Ratchanok Intanon

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Ratchanok Intanon
Ratchanok Inthanon 5.jpg
Personal information
Nickname(s) May
Birth name Ratchanok Intanon
Country Thailand
Born 5 February 1995 (1995-02-05) (age 19)
Height 1.68 metres (5 ft 6 in)
Weight 55 kilograms (121 lb)
Women's singles
Highest ranking 2 (August 15, 2013)
Current ranking 4 (August 7, 2014)

Ratchanok Intanon (Thai: รัชนก อินทนนท์; born 5 February 1995) is a female badminton player from Thailand. She holds the distinction of being the youngest singles World Champion ever after she won the Championships in 2013 defeating Li Xuerui of China.

Career summary[edit]


Ratchanok won her first individual International title in 2009, while she was only 14, by winning Vietnam International Challenge. She made an history by becoming the youngest-ever champion[1] at the BWF World Junior Championships at 14 when she triumphed in Malaysia. She also reached SEA Games 2009 Badminton WS final, but lost to her compatriot Salakjit Ponsana.

In 2010, at the age of 15, She successfully defended her title at the World Junior Championships in Mexico. she won two back-to-back Grand Prix tournaments by winning YONEX-SUNRISE Vietnam Open Grand Prix and Indonesia Open Grand Prix Gold. In 2010 Guangzhou Asian Games, she won a silver medal as a member of the woman's team. In the final, she lost to Wang Xin, at that time world number 1, 22-20 17-21 14-21.

In 2011, she became the most successful player ever in individual events at the BWF World Junior Championships, winning the women's singles title for the third straight time in Taiwan. She won YONEX-SUNRISE Syed Modi Memorial India Open and also a member of the women's team which defeated Indonesia in the final at the 2011 SEA Games.

In 2012 Ratchanok, at 16 years of age, was awarded the Best Female Athlete Award in Thailand after winning the world junior title for three successive years. Ratchanok's biggest goal is to win the Olympic gold medal. However, at 2012 London Olympics quarter-final match with Wang Xin, despite leading 21–17 and 16-9 in the second game, she failed to close the match and eventually lost 21–17, 18–21, 14–21. She reached the finals of the SCG Thailand Open 2012, but losing to Saina Nehwal 19–21 21–15 21–10 in the finals.[2] She entered the finals of Super Series tournament for the first time in 2012 China Open Super Series Premier, but losing to Li Xuerui 12-21, 9-21.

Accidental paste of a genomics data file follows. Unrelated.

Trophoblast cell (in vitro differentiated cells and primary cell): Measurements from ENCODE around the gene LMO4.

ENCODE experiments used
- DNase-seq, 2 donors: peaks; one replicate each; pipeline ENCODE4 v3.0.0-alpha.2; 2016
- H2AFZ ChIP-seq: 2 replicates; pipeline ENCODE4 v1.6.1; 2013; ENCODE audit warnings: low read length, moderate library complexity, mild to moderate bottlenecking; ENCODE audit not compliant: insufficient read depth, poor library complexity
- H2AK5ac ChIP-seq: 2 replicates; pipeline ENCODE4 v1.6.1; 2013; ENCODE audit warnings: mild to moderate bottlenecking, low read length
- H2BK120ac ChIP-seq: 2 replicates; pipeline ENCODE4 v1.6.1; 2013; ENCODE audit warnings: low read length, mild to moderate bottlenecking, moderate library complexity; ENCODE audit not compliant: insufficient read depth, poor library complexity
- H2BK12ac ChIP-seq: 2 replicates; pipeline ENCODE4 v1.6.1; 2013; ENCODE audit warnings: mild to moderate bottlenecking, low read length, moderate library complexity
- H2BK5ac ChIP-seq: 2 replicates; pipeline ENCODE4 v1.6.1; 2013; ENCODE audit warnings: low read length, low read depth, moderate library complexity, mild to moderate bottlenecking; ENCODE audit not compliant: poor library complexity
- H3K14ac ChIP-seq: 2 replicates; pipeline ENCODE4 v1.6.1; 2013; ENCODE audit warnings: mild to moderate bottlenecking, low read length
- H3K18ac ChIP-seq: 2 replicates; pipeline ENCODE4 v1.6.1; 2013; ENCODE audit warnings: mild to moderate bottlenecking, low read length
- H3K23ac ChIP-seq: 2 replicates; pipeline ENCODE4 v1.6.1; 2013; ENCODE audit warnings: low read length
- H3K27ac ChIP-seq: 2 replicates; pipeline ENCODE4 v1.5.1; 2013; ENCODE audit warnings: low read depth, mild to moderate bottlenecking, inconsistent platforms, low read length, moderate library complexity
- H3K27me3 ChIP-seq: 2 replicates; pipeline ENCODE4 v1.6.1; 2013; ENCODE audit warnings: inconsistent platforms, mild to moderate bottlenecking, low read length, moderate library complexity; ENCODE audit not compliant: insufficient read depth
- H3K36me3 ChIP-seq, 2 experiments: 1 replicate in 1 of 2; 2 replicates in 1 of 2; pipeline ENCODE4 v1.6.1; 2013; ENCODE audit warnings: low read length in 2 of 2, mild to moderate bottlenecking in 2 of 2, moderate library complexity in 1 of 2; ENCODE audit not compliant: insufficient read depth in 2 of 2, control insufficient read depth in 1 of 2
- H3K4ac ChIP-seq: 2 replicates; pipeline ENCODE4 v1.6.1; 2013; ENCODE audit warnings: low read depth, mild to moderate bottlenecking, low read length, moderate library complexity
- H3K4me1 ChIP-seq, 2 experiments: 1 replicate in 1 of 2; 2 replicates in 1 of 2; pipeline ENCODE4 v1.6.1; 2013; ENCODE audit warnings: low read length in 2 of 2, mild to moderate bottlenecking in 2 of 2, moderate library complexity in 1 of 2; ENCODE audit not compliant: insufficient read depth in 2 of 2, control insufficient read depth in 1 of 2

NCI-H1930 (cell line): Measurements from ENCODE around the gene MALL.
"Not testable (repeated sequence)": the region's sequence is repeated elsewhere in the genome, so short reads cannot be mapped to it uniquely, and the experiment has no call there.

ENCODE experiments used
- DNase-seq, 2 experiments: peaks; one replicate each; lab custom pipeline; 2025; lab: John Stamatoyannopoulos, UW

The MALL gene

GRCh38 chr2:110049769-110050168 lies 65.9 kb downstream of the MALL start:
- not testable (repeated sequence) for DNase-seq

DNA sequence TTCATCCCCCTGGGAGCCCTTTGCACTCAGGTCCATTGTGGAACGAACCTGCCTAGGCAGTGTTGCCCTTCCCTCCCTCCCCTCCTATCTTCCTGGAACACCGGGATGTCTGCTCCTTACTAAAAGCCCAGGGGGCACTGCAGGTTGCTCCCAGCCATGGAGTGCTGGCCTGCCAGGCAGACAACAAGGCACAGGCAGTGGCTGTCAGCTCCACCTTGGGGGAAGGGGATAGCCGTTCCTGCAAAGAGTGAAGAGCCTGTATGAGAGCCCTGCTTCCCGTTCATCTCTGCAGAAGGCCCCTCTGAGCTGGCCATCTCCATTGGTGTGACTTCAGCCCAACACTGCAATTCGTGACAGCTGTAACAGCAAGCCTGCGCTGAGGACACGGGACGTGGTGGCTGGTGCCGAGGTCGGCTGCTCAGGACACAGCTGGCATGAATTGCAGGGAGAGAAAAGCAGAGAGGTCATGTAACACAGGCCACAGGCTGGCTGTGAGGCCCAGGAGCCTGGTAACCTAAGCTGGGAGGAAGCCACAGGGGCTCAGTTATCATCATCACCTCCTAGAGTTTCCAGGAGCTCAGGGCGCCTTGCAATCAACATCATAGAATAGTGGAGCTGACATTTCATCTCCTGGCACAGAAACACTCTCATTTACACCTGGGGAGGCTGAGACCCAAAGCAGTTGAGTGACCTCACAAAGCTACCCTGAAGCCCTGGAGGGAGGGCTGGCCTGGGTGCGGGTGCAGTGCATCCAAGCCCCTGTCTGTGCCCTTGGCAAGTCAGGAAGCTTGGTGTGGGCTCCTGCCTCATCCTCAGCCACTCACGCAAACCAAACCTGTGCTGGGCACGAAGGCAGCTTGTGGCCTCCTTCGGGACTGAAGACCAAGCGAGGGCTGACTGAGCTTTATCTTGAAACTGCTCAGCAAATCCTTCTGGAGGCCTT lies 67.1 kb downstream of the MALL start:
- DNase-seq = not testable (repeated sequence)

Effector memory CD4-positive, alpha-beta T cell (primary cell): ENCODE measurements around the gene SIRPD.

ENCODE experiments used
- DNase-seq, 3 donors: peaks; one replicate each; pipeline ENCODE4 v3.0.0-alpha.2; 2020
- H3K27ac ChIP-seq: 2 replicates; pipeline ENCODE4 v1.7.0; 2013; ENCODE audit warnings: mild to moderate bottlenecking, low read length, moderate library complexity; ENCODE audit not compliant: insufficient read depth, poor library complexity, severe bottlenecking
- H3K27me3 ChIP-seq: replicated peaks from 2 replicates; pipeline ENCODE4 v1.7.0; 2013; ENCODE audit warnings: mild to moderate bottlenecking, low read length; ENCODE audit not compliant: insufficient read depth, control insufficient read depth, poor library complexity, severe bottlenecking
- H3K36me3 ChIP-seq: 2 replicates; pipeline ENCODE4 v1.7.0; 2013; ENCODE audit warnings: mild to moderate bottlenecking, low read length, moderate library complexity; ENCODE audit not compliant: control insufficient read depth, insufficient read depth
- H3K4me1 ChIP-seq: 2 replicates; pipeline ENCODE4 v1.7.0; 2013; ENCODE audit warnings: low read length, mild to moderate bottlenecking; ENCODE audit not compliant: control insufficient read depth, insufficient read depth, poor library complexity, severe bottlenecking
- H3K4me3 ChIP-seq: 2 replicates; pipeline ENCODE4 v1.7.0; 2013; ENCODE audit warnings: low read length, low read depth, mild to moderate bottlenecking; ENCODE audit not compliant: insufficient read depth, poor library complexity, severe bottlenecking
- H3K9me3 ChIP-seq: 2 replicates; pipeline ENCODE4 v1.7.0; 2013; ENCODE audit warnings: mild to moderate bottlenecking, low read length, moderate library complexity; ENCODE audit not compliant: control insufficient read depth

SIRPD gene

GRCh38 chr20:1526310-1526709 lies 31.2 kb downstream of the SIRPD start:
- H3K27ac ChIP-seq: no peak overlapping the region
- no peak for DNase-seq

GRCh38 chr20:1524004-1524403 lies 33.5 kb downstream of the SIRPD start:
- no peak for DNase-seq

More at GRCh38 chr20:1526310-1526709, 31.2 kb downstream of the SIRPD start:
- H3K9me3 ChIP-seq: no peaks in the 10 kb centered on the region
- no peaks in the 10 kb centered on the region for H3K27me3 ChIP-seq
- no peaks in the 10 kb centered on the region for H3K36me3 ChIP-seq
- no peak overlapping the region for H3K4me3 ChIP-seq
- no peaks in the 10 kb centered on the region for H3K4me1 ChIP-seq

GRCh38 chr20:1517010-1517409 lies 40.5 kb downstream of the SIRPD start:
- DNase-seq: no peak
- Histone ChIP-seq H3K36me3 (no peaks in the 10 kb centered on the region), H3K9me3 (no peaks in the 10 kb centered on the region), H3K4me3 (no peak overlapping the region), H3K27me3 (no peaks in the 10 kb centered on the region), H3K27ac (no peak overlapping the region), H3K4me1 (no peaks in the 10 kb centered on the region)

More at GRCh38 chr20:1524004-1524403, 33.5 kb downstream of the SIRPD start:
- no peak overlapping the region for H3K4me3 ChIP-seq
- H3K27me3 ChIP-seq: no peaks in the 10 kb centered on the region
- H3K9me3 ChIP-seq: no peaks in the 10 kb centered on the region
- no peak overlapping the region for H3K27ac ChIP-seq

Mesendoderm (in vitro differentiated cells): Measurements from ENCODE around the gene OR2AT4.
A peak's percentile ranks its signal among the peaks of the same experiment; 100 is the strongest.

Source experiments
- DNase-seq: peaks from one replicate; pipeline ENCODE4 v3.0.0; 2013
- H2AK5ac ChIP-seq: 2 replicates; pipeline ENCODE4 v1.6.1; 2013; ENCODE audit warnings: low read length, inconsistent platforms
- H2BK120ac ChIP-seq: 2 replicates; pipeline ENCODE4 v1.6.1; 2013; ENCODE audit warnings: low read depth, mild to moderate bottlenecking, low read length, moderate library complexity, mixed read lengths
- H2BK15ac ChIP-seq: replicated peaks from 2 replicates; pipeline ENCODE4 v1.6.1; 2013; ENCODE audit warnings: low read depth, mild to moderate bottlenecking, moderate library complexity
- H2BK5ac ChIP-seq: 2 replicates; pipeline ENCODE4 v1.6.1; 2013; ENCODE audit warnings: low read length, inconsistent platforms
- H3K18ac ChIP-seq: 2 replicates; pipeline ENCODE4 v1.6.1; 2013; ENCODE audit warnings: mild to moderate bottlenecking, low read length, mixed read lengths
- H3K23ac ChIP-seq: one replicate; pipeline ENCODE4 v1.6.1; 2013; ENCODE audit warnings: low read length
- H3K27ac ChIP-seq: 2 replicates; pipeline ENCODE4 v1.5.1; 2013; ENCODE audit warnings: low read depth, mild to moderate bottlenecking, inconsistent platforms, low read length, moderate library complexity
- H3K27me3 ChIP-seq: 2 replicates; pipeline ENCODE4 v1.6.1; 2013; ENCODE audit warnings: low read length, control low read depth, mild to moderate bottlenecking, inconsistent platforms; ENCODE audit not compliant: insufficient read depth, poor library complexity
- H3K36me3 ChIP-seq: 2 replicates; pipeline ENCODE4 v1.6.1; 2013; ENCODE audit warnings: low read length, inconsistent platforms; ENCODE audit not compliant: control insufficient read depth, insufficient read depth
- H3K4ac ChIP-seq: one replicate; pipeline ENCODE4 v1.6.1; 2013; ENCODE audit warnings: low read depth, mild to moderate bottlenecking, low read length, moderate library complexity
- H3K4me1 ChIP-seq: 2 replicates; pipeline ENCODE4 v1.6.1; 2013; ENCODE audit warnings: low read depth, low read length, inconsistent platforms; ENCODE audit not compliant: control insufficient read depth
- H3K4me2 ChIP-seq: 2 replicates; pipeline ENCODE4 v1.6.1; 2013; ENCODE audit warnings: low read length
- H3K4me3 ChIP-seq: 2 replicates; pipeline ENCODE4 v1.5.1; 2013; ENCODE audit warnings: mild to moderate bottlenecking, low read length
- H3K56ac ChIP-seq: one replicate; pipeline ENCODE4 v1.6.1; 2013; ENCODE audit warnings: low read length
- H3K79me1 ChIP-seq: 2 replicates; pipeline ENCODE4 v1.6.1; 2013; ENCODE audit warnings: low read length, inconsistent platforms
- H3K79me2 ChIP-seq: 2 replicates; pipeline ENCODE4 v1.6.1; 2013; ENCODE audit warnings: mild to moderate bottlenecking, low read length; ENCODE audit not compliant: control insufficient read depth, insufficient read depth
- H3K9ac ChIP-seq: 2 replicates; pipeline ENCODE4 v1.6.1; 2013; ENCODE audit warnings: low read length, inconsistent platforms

2013 is one of Ratchanok's golden years. She reached the finals of the 2013 All England Open Badminton Championships, losing to Tine Rasmussen 14–21, 21–16, 10–21.[3] Despite her loss, she is still the youngest singles finalist ever at the All England tournament. She finally won her first Superseries tournament by winning Juliane Schenk 22-20, 21-14 in Yonex Sunrise India Open 2013 to become the youngest ever Superseries winner, with the age of 18 years 2 months 22 days[4] (She hold this record for 6 months until Akane Yamaguchi won Japan Open 2013 with the age of 16). She again reached the finals of the SCG Thailand Open 2013. This time she won the title, beating Busanan Ongbumrungpan 20-22, 21-19, 21-13[5] to become the first Thai ever to win the women's singles title at the Thailand Open since first held in 1984.

After the Thailand Open, she decided to withdraw from both Indonesia Open SSP and Singapore Open SS to recover from her foot injury and prepare for the BWF World Championships.[6] In August, Ratchanok won the BWF World Championships, beating world number 1 and Olympic gold medallist Li Xuerui 22-20 18-21 21-14[7] in the final. She is the first ever Thai player to be the World Champion. At the age of 18, she is also the youngest singles World Champion ever.[8] She is the World Champion who is still eligible to play in 2013 BWF Junior World Championships in Bangkok.[9] After World Championships, she injured her back that forced her to withdraw from another two super series events, Japan Open and China Master. Ratchanok didn't qualify for Super Series Final in Malaysia and finished 2013 as the World number 3. She was awarded "2013 Best Females Athletes Award" from Thailand Sport Authority.[10]